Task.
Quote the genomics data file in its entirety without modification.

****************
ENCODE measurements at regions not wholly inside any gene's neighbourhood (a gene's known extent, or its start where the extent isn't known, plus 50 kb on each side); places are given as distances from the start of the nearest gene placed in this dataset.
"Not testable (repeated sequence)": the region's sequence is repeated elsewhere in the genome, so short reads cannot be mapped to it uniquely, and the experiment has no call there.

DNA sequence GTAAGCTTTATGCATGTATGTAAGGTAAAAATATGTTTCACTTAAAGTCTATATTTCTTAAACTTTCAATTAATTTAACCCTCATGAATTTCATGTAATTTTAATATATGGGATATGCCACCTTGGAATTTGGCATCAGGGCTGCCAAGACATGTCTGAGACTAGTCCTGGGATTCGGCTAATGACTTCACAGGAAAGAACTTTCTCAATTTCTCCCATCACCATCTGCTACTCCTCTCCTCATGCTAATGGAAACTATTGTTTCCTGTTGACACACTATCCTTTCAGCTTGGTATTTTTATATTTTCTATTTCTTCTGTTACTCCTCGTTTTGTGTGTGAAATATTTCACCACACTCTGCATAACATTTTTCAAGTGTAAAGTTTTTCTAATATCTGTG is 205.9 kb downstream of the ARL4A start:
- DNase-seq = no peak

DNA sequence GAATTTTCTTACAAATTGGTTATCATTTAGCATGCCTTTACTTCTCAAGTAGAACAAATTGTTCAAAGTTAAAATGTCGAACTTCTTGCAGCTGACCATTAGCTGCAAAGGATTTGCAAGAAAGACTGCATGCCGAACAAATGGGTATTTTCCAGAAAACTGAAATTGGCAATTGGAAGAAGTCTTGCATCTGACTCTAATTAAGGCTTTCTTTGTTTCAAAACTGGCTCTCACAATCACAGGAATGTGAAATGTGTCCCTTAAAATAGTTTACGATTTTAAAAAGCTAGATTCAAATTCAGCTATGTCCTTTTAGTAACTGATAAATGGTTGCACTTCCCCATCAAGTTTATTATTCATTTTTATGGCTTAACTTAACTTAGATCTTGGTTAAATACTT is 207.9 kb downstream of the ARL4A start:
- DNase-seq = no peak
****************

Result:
ENCODE measurements at regions not wholly inside any gene's neighbourhood (a gene's known extent, or its start where the extent isn't known, plus 50 kb on each side); places are given as distances from the start of the nearest gene placed in this dataset.
"Not testable (repeated sequence)": the region's sequence is repeated elsewhere in the genome, so short reads cannot be mapped to it uniquely, and the experiment has no call there.

DNA sequence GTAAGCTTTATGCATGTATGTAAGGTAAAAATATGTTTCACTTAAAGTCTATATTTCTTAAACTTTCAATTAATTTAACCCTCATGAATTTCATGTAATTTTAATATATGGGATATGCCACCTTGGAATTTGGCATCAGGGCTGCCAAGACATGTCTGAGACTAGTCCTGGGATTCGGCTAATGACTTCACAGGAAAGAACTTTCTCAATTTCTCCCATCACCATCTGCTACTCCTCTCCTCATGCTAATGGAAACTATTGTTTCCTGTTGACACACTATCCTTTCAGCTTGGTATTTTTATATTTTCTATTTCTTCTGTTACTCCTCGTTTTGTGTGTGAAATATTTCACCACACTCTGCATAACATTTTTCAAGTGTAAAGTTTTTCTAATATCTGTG is 205.9 kb downstream of the ARL4A start:
- DNase-seq = no peak

DNA sequence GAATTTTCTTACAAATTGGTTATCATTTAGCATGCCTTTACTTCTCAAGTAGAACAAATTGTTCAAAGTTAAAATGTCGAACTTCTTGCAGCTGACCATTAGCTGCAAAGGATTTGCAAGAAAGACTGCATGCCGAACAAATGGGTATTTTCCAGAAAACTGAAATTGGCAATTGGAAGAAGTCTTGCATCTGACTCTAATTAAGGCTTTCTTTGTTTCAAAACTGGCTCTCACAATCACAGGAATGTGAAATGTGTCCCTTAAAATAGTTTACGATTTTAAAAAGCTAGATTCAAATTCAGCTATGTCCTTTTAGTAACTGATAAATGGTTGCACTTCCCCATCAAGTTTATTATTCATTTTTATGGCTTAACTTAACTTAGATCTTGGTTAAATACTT is 207.9 kb downstream of the ARL4A start:
- DNase-seq = no peak